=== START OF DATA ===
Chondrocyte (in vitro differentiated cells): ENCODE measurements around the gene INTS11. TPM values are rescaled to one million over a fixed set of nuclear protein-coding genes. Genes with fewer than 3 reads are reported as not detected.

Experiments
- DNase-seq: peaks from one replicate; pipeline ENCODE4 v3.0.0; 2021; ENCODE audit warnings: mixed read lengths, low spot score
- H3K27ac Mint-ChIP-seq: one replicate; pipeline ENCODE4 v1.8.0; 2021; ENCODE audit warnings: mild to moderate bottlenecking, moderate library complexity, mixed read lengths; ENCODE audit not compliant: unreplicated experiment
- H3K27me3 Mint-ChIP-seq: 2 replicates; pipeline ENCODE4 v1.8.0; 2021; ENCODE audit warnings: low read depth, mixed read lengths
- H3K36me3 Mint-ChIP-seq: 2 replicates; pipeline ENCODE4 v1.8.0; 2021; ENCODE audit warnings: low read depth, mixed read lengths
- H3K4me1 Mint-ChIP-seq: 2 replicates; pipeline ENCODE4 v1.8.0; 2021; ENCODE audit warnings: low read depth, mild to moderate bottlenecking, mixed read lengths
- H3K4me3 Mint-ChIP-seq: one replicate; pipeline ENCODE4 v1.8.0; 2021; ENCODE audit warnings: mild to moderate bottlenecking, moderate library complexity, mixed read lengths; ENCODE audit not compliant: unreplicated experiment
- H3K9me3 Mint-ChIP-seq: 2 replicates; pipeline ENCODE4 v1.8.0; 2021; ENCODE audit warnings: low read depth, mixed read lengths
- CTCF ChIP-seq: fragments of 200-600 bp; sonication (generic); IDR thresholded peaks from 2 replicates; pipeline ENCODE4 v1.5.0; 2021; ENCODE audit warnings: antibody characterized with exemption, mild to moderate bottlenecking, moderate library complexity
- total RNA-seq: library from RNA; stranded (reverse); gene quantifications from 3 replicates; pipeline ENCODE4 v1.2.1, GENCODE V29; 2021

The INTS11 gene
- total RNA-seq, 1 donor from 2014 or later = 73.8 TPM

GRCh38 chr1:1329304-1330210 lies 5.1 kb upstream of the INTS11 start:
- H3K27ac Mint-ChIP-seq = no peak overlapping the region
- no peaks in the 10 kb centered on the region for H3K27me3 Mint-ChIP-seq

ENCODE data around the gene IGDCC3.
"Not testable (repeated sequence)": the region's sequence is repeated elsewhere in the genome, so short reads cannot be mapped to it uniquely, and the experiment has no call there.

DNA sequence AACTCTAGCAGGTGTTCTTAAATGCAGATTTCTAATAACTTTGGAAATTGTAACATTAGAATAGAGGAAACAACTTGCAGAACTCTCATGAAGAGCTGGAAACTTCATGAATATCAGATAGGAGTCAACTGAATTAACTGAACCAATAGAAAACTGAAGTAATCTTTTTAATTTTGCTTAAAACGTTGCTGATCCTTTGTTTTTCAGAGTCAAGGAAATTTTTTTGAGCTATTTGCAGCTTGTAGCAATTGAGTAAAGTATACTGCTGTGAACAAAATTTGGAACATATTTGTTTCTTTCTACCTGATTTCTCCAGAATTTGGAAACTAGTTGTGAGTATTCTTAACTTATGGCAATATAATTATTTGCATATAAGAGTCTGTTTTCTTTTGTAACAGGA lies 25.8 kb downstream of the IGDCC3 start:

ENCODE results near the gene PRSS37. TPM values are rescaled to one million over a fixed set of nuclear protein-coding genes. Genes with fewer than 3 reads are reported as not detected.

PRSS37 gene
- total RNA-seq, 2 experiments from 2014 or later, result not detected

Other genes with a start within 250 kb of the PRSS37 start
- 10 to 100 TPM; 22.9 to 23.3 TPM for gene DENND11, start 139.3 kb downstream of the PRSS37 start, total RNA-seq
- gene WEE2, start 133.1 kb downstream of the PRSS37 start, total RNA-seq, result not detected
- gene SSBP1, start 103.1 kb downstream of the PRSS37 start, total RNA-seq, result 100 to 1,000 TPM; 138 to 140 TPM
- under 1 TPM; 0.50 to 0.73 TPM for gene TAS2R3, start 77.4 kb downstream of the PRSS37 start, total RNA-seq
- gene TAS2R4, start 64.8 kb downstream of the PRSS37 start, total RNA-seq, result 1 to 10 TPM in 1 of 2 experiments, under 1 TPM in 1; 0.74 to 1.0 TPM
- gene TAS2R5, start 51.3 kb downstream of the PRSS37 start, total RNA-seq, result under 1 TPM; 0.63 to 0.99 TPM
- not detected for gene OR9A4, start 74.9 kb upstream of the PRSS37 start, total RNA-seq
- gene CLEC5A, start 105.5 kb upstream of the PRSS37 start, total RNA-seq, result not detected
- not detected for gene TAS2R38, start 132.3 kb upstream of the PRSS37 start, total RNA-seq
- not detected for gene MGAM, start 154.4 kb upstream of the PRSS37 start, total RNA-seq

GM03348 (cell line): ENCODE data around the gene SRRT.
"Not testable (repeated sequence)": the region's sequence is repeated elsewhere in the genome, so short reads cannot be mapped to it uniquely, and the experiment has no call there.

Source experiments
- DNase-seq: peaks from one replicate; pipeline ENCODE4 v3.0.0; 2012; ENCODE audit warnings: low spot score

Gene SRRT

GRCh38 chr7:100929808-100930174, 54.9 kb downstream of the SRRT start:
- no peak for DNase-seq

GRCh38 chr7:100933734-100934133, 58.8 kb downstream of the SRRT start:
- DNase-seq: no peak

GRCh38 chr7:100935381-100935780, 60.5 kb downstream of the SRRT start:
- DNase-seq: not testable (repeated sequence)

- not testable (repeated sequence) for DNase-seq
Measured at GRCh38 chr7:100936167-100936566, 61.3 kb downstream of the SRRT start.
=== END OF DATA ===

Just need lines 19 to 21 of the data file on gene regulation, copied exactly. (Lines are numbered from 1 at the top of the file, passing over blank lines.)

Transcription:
DNA sequence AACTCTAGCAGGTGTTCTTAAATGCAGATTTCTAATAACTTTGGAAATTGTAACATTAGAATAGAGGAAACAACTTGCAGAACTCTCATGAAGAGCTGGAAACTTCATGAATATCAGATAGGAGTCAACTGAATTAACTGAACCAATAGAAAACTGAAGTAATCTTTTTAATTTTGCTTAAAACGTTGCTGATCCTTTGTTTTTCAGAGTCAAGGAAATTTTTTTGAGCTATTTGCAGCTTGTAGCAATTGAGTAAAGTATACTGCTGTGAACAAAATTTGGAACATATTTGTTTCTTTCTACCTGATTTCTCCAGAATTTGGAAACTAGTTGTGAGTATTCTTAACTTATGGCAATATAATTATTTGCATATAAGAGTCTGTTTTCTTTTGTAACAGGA lies 25.8 kb downstream of the IGDCC3 start:

ENCODE results near the gene PRSS37. TPM values are rescaled to one million over a fixed set of nuclear protein-coding genes. Genes with fewer than 3 reads are reported as not detected.

PRSS37 gene